On the much debated subject of grip and grip size, I decided to put this one to rest with a simple picture of three grips. The Natural Golf non-tapered grip and Moe Norman’s grip and a Standard golf grip.
You can easily see that Moe’s grip was larger than a normal grip. You can also see that Moe’s grip is smaller than the Natural Golf Grip and that his grip is actually tapered.
We recommend a custom sizing of your grip to fit your hands and we also recommend a taper to your grip.
Let me take this grip discussion a bit further and talk about Moe’s Grip, his hand action and the effects of a grip size.
Moe won every tournament he ever played with an Overlapping Hand Position as you see pictured. Here you see a picture from 1955 where Moe is overlapping. Below you see a picture from various years including 1984, 1971 and from 2000. You can see in the picture from 2000 that he has a 10 finger position.
Check out the last picture “demonstration 2002” and the picture of Moe showing his hands on the club. When you would ask Moe to show you his hand position he would tell you that he held it in the palms as you see in this picture. This was only for explanation. He did not actually swing this way. What Moe explained and what he actually did were very different.
My suggestion is that you pay attention to the 1971 and 1984 Version of Moe’s hand position. This is what we teach at the Graves Golf Academy.
Here is Moe’s actual Hand position. Notice the tucked thumb into the trail hand. There is not way to hold the club into the “palm” of the trail hand if you have your thumb tucked.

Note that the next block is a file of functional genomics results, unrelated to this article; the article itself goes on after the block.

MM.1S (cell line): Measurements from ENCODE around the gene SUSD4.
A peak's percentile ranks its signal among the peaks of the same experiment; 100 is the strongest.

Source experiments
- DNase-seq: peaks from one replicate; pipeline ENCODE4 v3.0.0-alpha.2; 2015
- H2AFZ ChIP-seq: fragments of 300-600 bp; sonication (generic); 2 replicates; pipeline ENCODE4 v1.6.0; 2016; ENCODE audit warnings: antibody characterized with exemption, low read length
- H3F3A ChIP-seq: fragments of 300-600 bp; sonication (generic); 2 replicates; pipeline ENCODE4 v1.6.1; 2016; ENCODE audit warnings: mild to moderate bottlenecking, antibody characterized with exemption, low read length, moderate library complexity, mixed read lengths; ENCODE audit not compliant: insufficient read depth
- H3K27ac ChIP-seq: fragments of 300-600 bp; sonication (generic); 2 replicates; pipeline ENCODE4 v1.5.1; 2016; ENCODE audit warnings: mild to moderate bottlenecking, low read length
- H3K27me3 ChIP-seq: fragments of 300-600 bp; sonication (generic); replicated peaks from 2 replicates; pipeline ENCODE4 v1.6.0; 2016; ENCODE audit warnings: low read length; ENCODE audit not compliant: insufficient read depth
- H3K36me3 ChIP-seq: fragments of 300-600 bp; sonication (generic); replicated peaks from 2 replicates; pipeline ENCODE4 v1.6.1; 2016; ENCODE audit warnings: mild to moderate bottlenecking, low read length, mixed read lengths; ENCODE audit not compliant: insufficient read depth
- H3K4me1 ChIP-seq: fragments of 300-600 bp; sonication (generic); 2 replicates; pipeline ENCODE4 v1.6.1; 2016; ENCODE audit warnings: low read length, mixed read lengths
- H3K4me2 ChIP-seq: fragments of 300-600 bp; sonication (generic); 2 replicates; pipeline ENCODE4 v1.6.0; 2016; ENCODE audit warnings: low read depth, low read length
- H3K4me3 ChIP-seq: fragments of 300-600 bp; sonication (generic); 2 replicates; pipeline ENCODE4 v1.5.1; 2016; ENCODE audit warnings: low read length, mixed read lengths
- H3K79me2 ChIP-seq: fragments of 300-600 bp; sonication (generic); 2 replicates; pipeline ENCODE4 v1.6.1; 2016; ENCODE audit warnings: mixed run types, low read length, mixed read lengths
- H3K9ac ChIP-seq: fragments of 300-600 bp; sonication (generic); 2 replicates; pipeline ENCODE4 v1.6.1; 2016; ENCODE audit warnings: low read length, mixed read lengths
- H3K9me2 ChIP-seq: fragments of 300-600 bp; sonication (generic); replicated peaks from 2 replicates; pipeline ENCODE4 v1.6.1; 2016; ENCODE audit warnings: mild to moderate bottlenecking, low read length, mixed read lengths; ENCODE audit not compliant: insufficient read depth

Here’s my conclusion on Moe’s Grip. It comes down to two main things: 1) The hands must work together (not against each other) and 2) You must have the proper rotation of the hands.
The Hands must work together. This actually means that the wrists must work in unison and the best way to do this is to pull the hands as close together as possible. That is why I prefer an overlapping trail pinky position. This pulls wrist joints closer together.
Secondly, notice how both of Moe’s hands are “flat” at the back of the wrists. There are straight lines where the wrists line up with the forearms.
So what’s important? When the hands are properly placed, the wrists are close together and the hand action (hinging of the hands) produces ideal clubface movement. This is why I always teach an overlapping grip.
Those who have trouble overlapping and say that it causes pain in their pinky, usually have improper rotations of one of the hands. there should be very little pressure in the “middle of the hands”. The pressure points are indicated here:
Notice how the thumb is tucked into the trail hand.
And one final fun picture. This picture I took by crawling on the ground between Moe’s legs so I could see the “trigger” of Moe’s trail hand. The man in the picture is my good friend Larry Olson.